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Learning How to Forgive

What is Forgiveness?

Forgiveness is the voluntary cancellation of a debt, or letting someone off the hook who doesn’t deserve it. Other popular definitions of forgiveness, or forgive, include:

  • To excuse for a fault or an offense
  • To pardon
  • To renounce anger or resentment against
  • To stop being angry about or resenting somebody or somebody’s behavior
  • To excuse somebody for a mistake, misunderstanding, wrongdoing, or inappropriate behavior

What is Reconciliation?

Reconciliation means two parties coming back together again. This is a very important distinction. Forgiveness and reconciliation are two completely different concepts. While forgiveness is best defined as “letting someone off the hook that doesn’t deserve it,” reconciliation is best defined as “two parties coming back together again.” It only takes one person to forgive, but it takes two to reconcile.

Myths about Forgiveness

 

  1. You should always try to forgive and forget (forgetting is not a requirement of forgiveness)
  2. You should not get angry when trying to forgive (anger is normal)
  3. You should forgive others quickly and completely (there is no set time frame to forgive)
  4. If you’ve truly forgiven, you’ll never have feelings of hate or anger toward the offender (recurrent angry feelings are a normal part of the process)
  5. If you forgive, you’re somehow minimizing the offense (if the offense was minimal, then it wouldn’t necessarily require forgiveness)
  6. Forgiveness is an event; something you do (forgiveness is a process that you work on over time)
  7. You can’t forgive until the offender apologizes (it is possible to forgive in the absence of an apology)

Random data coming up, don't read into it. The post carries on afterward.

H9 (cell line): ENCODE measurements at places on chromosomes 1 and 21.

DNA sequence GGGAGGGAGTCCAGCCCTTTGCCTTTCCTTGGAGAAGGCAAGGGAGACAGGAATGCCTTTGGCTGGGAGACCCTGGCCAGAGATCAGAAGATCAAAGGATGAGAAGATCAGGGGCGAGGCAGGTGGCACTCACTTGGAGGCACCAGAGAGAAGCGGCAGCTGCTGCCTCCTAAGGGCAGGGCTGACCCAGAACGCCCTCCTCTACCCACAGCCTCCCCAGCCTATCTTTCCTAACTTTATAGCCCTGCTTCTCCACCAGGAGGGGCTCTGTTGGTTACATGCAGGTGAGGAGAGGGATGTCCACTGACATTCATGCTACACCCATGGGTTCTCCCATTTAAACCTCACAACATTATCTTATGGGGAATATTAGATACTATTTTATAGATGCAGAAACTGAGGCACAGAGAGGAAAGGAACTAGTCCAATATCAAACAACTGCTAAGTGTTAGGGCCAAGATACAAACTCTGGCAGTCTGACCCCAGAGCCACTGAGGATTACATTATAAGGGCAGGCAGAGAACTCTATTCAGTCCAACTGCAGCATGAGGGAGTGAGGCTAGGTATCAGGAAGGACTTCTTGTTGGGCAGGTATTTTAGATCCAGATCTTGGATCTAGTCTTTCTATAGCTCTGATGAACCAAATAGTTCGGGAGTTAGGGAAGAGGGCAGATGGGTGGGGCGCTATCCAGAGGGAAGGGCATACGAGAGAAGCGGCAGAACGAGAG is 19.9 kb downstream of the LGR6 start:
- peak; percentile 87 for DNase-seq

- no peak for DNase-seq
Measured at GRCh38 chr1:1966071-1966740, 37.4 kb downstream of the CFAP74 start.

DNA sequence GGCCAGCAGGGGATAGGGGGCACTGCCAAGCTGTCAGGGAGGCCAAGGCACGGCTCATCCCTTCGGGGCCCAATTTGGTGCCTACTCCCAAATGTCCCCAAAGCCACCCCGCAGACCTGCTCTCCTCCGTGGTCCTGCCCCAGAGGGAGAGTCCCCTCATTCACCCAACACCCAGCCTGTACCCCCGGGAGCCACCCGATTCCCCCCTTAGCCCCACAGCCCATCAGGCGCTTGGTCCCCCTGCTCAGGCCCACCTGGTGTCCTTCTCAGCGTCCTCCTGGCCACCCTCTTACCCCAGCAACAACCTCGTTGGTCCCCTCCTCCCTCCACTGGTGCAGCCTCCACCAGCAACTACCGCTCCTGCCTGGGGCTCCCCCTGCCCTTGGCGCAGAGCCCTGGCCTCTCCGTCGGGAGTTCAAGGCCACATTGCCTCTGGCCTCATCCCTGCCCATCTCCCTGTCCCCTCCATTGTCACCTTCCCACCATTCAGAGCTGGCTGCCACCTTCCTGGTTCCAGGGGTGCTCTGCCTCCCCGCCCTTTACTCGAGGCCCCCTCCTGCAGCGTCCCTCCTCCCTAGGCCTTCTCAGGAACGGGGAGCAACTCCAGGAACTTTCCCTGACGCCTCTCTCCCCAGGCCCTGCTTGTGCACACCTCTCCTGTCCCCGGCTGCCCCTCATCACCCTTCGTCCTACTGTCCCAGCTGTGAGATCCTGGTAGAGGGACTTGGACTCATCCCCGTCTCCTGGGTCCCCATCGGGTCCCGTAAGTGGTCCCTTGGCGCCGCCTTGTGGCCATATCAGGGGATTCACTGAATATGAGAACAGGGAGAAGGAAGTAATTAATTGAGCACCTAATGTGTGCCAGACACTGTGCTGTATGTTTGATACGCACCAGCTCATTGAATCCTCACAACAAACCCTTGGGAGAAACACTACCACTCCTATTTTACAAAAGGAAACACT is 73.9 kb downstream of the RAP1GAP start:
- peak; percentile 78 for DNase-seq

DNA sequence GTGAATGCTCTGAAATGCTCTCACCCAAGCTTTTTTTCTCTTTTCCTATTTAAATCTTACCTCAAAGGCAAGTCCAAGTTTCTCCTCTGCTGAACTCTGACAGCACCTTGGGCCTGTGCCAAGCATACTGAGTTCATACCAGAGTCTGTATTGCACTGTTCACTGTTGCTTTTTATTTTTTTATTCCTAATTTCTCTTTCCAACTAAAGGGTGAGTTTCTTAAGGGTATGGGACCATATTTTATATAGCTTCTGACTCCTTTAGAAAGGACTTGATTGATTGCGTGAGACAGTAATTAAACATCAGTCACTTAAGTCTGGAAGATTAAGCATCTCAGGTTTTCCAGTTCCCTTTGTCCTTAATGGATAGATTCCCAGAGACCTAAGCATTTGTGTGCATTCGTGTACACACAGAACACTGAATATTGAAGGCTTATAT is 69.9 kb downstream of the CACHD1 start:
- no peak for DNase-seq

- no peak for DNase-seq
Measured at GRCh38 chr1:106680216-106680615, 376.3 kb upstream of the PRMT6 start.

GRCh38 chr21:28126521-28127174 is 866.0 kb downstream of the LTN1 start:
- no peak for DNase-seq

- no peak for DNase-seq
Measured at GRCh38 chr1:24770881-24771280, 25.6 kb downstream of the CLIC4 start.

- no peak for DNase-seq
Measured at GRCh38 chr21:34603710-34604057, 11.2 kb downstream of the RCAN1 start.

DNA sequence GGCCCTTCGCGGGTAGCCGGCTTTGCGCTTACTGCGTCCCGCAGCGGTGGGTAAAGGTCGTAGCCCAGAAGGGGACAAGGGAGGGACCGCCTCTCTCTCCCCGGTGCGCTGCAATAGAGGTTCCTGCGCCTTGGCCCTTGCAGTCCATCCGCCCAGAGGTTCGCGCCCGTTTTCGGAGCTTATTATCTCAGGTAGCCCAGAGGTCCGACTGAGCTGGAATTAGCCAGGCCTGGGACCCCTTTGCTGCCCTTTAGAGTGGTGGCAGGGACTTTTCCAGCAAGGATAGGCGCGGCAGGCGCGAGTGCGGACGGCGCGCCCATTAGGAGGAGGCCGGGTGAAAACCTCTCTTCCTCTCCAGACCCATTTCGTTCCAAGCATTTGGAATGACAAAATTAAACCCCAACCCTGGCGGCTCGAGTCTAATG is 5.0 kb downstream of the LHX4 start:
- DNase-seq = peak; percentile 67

How to Forgive

Forgiveness is a personal and subjective process with three distinct steps:

  1. Recognize your need to forgive. This requires facing the truth about the past and recognizing your hurt.
  2. Reassess your choice potential. That is, forgiveness is a choice we make for ourselves. It may be helpful to write down the advantages of forgiving the offender.
  3. Reprogram your computer. Decide to forgive and begin the process in writing by writing a forgiveness letter.

Forgiveness Letter Exercise

Before you begin writing your forgiveness letter, keep these tips in mind:

  • Keep it short, simple and to the point – if possible use only one sheet of paper
  • Be honest and stick to the facts
  • Don’t build a case (avoid excessive details or rehashing the past)
  • Don’t “mud sling” (avoid attacking the offender’s character – focus on behavior)
  • Read your letter

Once completed read your letter out loud.  If you have a picture of the offender, place it in a chair and read it to them as if they were sitting there.  You can also read your letter to someone that you completely trust with your feelings. Once completed you can destroy your letter – rip it, shred it, or safely burn it.  This act can be symbolic of letting go of the pain, hurt and anger.

Forgiveness means making a commitment to move beyond negative thoughts and feelings when they occur and to not be consumed by them. It also means knowing what you need to work on and working on it. Once you can begin to let go and forgive, only then you can start to heal.

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